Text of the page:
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Coding & Programming as Theory Building

I recently came across Peter Naur’s 1985 essay “Programming as Theory Building.” I am unsure how well his argument holds up nearly 30 years later in professional software development, but in computer science education, especially at a liberal arts college, it is an absolute revelation. In many ways, it perfectly captures why I detest the term "coding" and prefer “programming”. I wish I could find a hard-copy of Computing: A Human Activity.

As evidence, I quote the following excerpts with minimal commentary to celebrate its prescience. Please reflect on modern concerns such as coding bootcamps, code plagiarism, and stack-overflow scaffolding with Naur’s 1985 insight:

“Programming as Theory Building

…programmers form or achieve a certain kind of insight, a theory, of the matters at hand. This suggestion is in contrast to what appears to be a more common notion, that programming should be regarded as a production of a program and certain other texts…

Programming and the Programmers’ Knowledge

I shall use the word programming to denote the whole activity of design and implementation of programmed solutions. What I am concerned with is the activity of matching some significant part and aspect of an activity in the real world to the formal symbol manipulation that can be done by a program running on a computer

The Theory To Be Built By The Programer

…what has to be built by the programmer is a theory of how certain affairs of the world will be handled by, or supported by, a computer program. On the Theory Building View of programming the theory built by the programmers has primacy over such other products as program texts, user documentation, and additional documentation such as specifications…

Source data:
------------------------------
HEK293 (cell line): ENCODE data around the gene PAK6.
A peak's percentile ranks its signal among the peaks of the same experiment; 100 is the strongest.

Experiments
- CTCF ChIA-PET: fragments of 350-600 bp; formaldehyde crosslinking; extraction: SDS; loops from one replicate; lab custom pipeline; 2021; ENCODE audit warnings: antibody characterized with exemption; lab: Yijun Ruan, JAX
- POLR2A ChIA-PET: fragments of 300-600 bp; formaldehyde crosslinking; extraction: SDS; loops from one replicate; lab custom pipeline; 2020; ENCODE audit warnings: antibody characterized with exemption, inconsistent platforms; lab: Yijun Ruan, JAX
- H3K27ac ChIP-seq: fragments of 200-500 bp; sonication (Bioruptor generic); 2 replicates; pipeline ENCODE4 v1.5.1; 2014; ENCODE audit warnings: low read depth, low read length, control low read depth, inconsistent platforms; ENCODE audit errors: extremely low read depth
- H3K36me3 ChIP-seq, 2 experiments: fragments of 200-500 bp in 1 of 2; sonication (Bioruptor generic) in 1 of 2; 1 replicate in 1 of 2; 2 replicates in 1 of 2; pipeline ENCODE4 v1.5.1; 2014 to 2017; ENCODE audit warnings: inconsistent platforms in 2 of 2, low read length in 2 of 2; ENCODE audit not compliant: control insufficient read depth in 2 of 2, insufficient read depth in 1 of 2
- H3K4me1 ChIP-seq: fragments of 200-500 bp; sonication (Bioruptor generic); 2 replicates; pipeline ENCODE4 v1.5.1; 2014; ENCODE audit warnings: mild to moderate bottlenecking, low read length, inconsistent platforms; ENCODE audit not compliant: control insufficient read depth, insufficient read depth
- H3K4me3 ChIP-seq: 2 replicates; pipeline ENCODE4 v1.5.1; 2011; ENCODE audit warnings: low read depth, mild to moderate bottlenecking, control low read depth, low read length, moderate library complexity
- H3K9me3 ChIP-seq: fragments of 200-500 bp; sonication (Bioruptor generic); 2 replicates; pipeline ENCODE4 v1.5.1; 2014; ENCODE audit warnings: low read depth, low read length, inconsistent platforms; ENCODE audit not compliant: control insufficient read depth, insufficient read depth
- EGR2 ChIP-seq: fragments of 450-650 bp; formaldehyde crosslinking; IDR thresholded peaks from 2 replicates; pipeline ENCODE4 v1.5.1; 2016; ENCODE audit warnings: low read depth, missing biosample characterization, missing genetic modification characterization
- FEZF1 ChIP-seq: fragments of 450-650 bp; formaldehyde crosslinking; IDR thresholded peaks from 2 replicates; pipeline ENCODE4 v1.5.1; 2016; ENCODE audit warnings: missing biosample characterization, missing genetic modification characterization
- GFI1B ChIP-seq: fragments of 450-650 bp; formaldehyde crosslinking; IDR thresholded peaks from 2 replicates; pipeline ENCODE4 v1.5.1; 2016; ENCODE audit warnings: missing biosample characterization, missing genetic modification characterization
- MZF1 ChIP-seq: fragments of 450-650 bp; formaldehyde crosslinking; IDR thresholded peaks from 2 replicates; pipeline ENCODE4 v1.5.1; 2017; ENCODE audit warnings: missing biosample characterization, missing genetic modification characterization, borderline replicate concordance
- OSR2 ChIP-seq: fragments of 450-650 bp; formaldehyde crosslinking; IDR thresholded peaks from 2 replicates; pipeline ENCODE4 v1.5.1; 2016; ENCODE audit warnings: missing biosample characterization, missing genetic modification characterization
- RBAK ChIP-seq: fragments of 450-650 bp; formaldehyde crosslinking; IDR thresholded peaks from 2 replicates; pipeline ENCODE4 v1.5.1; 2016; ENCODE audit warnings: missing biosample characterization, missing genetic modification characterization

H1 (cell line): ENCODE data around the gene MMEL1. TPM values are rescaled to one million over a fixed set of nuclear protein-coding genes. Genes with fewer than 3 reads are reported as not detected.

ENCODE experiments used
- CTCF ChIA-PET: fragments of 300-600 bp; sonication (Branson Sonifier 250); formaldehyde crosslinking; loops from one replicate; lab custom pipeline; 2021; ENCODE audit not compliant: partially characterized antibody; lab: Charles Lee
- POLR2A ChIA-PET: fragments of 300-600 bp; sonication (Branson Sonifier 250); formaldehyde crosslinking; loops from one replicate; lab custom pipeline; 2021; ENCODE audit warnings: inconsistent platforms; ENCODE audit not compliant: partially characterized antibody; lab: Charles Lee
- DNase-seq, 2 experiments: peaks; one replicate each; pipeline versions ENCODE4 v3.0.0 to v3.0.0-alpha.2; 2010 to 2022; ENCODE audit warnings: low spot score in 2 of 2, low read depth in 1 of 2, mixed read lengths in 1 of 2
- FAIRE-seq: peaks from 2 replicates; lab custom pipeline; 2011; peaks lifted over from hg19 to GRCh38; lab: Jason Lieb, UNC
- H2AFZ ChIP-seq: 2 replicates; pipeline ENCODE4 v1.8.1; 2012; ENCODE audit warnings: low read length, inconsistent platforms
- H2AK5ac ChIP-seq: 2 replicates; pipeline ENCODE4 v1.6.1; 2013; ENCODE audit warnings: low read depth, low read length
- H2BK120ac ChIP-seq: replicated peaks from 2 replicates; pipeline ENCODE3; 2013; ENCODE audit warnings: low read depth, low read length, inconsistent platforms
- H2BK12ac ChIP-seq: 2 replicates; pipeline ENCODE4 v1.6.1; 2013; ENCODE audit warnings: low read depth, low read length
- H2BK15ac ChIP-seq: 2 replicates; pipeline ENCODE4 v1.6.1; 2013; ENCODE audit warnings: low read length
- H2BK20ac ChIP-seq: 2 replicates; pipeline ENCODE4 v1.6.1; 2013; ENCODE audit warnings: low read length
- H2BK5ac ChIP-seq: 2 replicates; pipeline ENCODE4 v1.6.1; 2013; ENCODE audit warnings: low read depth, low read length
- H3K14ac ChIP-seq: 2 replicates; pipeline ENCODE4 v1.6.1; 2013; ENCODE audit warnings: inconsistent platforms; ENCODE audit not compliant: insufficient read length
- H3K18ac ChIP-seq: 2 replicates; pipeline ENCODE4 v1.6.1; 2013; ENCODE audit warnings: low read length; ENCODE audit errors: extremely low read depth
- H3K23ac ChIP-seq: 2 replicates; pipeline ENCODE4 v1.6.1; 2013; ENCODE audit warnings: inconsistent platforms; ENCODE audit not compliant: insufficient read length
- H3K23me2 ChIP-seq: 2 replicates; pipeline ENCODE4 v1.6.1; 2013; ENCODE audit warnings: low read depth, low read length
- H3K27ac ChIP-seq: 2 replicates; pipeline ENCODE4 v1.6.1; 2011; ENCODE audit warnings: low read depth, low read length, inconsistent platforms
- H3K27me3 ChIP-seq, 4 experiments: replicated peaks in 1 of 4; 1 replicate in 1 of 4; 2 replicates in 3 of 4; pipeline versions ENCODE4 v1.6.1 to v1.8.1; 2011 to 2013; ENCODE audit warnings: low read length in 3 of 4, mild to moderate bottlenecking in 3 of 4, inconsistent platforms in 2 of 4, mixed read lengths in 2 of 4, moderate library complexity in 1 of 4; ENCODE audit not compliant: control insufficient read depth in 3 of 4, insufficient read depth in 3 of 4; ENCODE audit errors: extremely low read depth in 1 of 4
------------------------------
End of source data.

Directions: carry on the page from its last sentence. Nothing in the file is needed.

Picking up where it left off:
… the programmer’s knowledge transcends that given in documentation in at least three essential areas:

  1. The programmer having the theory of the program can explain how the solution relates to the affairs of the world that it helps to handle…
  2. The programmer having the theory of the program can explain why each part of the program is what it is, in other words is able to support the actual program text with a justification of some sort…
  3. The programmer having the theory of the program is able to respond constructively to any demand for a modification of the program so as to support the affairs of the world in a new manner…

…Also the very use of the program itself will inspire ideas for further useful services that the program ought to provide. Hence the need for ways to handle modifications.” [I often inform students: as soon as your program works, it’s time to move on. CS students are designing & debugging 99% of the time!]

Excited to employ these ideas in assessing my intro & data structures courses this term.

Processing Twenty Years of Programming

I have lived in our current house longer than I have lived anywhere my entire life and we are moving later this month (next week!). While rummaging through boxes I have carried to New York, from New Jersey by way of Georgia — Smyrna, West Atlanta and Marietta, Georgia — one box held a collection of floppy disks from high school (1994–1998). I bought a USB floppy disk reader to resurrect this artifact.

History

I fell in love with computer science when I started programming sometime during the ages of 12–16. Before that I wanted to be a lawyer. I took a computer programming class at Paulsboro High School (two classes in fact, taught by Mrs. Pollino, also my Geometry teacher) where we learned Basic and Pascal—and in my estimation, the cold tyranny of flow charts. I even participated in some programming contests at a local college named Rowan University.